Search Results for “woeser”

Monday, September 5, 2011

Prince Claus Fund honors Woeser

The Prince Claus Fund for Culture and Development (Amsterdam) has named Chimurenga, a pan-African magazine library, this year’s principal prize winner. Among the other ten winners is Tsering Woeser, a quarter-Han, three-quarter Tibetan poet who was born in Lhasa and who lives in Beijing.

Woeser is honoured for her courage in speaking for those who are silenced and oppressed, for her compelling combination of literary quality and political reportage, for recording, articulating and supporting Tibetan culture, and for her active commitment to self-determination, freedom and development in Tibet,

writes the fund.

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Related

» Zap zap jé, October 16, 2009
» Zhang Jun: Lobbying against the Dalai Lama, May 7, 2009
» Prince Claus of the Netherlands, Wikipedia

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Tuesday, October 13, 2009

Woeser and the Frankfurt Book Fair: In Writing, but not in Person

Tibetan author Tsering Woeser isn’t attending the Frankfurt Book Fair because the Chinese authorities denied her an international passport, reports the Voice of Germany (Deutsche Welle). Her books care published in Hong Kong and Taiwan – she sends them to the publishers by e-mail -, and are presented in Frankfurt.

Saturday, September 12, 2009

Woeser: Tea with State Security

[Explanation: “Tea Invitations”]

________

Last time, she was informed about the “invitation” a day in advance, Woeser notes. This time, on Friday, it was only 90 minutes in advance.

Two state security agents were there, and one of them informed her of a talk he had had with her mother. Her mother was very worried about her, he told Woeser. He also said that he and his colleagues “did everything humanly possible”.  Woeser posted some of their instructions.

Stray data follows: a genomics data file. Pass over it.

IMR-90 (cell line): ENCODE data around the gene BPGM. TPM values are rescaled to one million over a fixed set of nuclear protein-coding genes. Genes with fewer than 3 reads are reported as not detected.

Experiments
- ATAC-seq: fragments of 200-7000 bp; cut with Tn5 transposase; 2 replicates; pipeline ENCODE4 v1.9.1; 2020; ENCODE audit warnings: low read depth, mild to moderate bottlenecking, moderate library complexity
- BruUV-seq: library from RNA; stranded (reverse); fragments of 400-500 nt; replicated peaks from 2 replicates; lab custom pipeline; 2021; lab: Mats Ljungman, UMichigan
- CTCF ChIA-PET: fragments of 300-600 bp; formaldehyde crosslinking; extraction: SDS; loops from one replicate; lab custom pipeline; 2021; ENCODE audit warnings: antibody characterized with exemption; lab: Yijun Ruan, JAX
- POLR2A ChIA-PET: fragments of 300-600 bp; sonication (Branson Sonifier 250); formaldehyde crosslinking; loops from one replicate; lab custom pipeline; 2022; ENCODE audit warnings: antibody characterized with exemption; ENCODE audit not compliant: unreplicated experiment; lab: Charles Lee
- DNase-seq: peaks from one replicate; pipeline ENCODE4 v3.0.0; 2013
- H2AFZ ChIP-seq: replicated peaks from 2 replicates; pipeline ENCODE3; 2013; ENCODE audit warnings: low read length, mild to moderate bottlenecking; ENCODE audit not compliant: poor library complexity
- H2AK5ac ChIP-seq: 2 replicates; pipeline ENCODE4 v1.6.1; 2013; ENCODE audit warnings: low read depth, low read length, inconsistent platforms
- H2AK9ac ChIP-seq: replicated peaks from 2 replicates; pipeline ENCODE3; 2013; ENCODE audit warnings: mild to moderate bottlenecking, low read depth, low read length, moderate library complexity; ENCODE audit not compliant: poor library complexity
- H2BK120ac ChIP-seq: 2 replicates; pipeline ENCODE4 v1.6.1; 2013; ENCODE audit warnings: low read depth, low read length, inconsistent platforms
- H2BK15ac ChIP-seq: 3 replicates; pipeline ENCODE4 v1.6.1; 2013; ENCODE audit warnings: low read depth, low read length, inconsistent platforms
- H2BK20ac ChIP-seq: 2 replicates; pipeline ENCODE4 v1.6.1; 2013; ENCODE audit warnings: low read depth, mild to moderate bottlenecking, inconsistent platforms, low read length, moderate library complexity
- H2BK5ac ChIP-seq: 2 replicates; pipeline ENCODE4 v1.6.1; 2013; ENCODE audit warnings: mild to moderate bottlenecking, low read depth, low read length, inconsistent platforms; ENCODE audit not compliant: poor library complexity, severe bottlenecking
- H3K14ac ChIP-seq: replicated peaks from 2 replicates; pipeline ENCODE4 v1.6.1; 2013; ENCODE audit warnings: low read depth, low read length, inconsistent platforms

• Let us remind you, do nothing that violates the law (提醒你,不要做触犯法律的事情.)
  • The way you speak gets out of the line. (你的言论很出格了.)
  • You support your family, that’s good. You speak your mind, that’s good. But you must make sure that what you say doesn’t break the law. (你为了养家糊口也好,表达心声也好,要注意你的言论不要触犯法律.)
  • You ought to diligently study the law. (你应该学习学习法律.)
  • Let us remind you, there have been people who said more than you, and there have been people who have said less than you and who have entered before. You should know – some of them are your friends. (提醒你,比你说的多的,比你说的少的,已经进去的不少了。你应该知道,你的朋友圈子里面,有这样的人.)
  • If you go on like this, you will run into a wall. When the time comes, nobody will help you. That applies for you, that also applies for Wang Lixiong. He’s now in America, but when he’s back, we’ll call on him as usual. (你要这么下去,撞了墙也行,到时候,谁也帮不了你。你一样,王力雄也一样。他现在美国,回来了也照样找他).

Asking where exactly the agents believed she broke the law, Woeser was told that she should take a look at criminal law (看看刑法).

Woeser asked if it was about her blog, or her writing. What she wrote was factual, she said, and her blog was her personal space.

She was told that she might think so (那是你自己认为). Didn’t what she wrote refer to Tibet and Xinjiang?

So in the end, Tibet and Xinjiang were mentioned after all.

Friday, July 14, 2017

Liu Xiaobo, 1955 – 2017

It won’t be long before Liu Xiaobo‘s first post-mortem biography will be published. But it won’t have the last word. There will be further biographies, and each of them will be contested. That’s because of the man himself, and because of his country. He was a man with a conscience, and his country has been a totalitarian dictatorship for nearly seven decades – if you count the KMT’s martial law in, it’s been a dictatorship for much longer than that.

Liu Xiaobo’s political lifespan lasted for three or four decades. That doesn’t count as long in China. The Communist Party’s propaganda works tirelessly to create and sustain the “People’s Republic’s” population’s imagination of a civilizational history of five or more millenia. And at the same time, the party needs to sustain the notion that the most recent seven decades had been the best in China’s history. Not only the past fourty, after the leadership’s decision to “reform and to open up”, but the past seven decades, including Maoism. CCP propaganda’s aim is to build an image of its rule where the pre- and post-1978 decades are one political unit, without substantial contradictions within.